The Messengers Of The Divine
They are called the messengers of the Divine, the window to Universal Law and the sacred symbols of the higher consciousness. Whatever their auspicious synonym, the Tarot has been mentioned in ancient texts for 35,000 years. One such text, from the Hermetic Kaballah, tells of 108 stone tablets that lay beneath the ancient pyramids at Giza. 78 of these tablets are called the Exoteric Tarot, the remaining 30 are the ‘ Esoteric Tarot. This legend goes on to say, that one day these tablets will be uncovered and will explain the Universal Law and the soul’s path through the cycle of rebirth.
In 1909, Arthur Edward Waite encouraged Pamela Colman Smith to produce a tarot deck with appeal to the world of art that would have significance behind the symbols, and thus make the deck more important than tarot packs previously used for centuries. The result was the unique Rider-Waite Tarot deck, initially published in 1910. It has endured as the world’s most popular 78-card tarot deck.
The innovative cards, including the 56 Minor Arcana, depict full scenes with figures and symbols. Pamela Smith’s ability to capture the subtleties of emotion and experience, has made the Rider-Waite Tarot the basis for the designs of many 20th Century packs.
Modern Tarot decks typically contain 78 cards which are divided into two sections.
The Major Arcana:
Depicts the path or journey to enlightenment. These cards begin with the Fool, numbered 0 and end with the Universe numbered 21 (22 cards).
The Minor Arcana:Depicts the fabric of life, the actions and values of existence. The Minor Arcana is separated into four groups, each group depicts an overall essence of life, physical or spiritual.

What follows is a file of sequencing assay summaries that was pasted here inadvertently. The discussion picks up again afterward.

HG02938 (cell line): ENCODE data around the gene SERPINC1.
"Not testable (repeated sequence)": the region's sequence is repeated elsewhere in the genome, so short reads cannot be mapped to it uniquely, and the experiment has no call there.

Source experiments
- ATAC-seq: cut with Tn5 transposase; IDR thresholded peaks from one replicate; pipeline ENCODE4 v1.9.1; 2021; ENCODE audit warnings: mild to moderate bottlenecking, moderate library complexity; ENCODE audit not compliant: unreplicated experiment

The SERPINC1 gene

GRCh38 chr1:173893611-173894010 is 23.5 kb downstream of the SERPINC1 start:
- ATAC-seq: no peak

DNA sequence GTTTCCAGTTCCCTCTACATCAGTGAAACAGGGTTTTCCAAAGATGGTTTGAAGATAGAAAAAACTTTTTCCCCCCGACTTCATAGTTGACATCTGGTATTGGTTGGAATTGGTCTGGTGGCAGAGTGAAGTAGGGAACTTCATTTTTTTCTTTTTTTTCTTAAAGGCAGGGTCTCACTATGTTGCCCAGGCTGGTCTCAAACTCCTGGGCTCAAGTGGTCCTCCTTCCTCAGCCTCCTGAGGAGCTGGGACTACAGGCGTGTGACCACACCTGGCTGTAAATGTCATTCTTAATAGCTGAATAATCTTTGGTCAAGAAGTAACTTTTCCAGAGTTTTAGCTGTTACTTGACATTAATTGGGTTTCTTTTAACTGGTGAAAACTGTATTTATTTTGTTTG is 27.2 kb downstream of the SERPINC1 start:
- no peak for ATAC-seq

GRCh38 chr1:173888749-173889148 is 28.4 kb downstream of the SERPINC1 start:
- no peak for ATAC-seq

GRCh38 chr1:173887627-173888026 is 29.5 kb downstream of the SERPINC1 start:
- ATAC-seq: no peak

For beginners I suggest starting with the Original Rider-Waite Tarot by Arthur Edward Waite (Author). This is the easiest and best deck to start learning how to feel the energy from the cards themselves. They’re also universally known and used around the world, so they’re easy to find and get help with.
For a quick primer on selecting a deck, how to care for your deck, and the basics for reading the cards, I’ve created a short guide called A Perspective On Tarot – What’s Behind The Card. It’s a good starting point and can get you using your deck right away.
As you gain experience reading and interpreting the cards on your own and without the commonly accompanying book, you can move on to other decks that draw in your interest. I also like the Druid Craft Tarot by Phillip Carr-Gomm (Author), Stephanie Carr-Gomm (Author), Will Worthington (Author). The Astrological Tarot by AT Mann, which isn’t easy to find these days.
Across all three of my sites, Springwolf Reflections, Spring’s Haven and my original site Pagan’s Path, I’ve written about the Tarot for beginners and students of the cards for nearly 20 years. If you’re interested in learning more, here are my links to The Tarot:
- A Perspective On Tarot – What’s Behind The Card <- start here.
- Meditating With The Tarot – On Spring’s Haven (springshaven.com)
- The Spirituality Of The Tarot – An Increase In Interest
- Tarot Meditation – The Daily Tarot Insight
- The Tarot – A Students Guide On Pagan’s Path (paganspath.com)
- Tarot Spreads – A Sampling On Pagan’s Path (paganspath.com)
- The Steampunk Tarot – Sharing A New Deck – 02.17.2015 Review
Here on Springwolf Reflections I use the Mystic Faery Tarot by Linda Ravenscroft, the Gilded Tarot by Ciro Marchetti and the Steampunk Tarot by Aly Fell for the daily drawings. You can learn more about these beautiful decks on Amazon.com. Read more about the Tarot and our Tarot Meditation insights.
© 2016 Springwolf, D.D., Ph.D. Springwolf Reflections / Springs Haven, LLC. All Rights Reserved.